In the general field of cemented carbides, cobalt-bonded tungsten carbide groups are the category that has undergone the most development over the past three decades. Arrangements, physical properties, manufacturing methods and application of this class of materials have been reviewed in the cemented carbides article in this issue. In many applications, tungsten carbide bonded to cobalt has certain disadvantages. The properties of titanium carbide bonded to steel can be compared to the same material for tungsten carbide bonded to cobalt as follows:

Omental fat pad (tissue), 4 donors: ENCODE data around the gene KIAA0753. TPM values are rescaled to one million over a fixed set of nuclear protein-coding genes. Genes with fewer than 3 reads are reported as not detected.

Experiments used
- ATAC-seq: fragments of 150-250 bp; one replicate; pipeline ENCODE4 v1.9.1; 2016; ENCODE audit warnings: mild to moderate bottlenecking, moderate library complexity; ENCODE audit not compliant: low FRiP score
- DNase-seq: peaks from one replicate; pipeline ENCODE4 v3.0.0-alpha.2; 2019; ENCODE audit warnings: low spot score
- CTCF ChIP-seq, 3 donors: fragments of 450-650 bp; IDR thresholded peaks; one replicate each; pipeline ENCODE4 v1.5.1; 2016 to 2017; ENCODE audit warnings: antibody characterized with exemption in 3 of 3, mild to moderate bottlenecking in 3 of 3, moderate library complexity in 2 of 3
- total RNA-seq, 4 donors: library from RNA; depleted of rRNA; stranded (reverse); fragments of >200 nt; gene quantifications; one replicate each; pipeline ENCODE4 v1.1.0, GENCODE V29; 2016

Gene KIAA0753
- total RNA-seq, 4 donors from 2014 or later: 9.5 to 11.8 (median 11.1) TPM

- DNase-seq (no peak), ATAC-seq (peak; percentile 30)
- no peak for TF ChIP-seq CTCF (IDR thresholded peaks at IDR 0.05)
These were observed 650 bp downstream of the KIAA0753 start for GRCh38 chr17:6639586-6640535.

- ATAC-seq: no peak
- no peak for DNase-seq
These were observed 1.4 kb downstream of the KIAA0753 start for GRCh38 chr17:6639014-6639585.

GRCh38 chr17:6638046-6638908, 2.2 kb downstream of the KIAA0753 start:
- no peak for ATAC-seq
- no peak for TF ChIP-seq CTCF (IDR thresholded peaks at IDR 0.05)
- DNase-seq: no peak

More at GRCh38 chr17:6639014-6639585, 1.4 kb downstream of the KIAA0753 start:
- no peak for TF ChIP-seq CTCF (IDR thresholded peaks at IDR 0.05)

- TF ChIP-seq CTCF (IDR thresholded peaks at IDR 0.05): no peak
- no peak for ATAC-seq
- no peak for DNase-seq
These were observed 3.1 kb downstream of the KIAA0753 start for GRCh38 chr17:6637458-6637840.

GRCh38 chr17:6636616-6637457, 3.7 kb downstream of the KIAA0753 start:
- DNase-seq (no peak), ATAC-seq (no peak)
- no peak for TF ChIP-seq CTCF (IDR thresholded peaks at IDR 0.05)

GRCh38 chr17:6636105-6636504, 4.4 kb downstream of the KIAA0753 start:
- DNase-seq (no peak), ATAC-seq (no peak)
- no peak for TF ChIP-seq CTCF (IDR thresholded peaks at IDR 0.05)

Titanium carbides bonded to steel respond to heat treatment and when the joint is in an annealed condition, it can be machined with conventional machines.
Carbide bonded to fully hardened steel can be heated to a variety of temperatures. Hence, it obtains more ductility than tungsten carbide bonded to cobalt.
Cemented tungsten carbides are materials with high modulus. Carbides bonded to steel have a modulus that is not greater than that of steel.
The coefficient of thermal expansion of steel-bonded carbides is closer to that of steel than to cemented tungsten carbides.
Both tungsten carbide and carbide products can be soldered.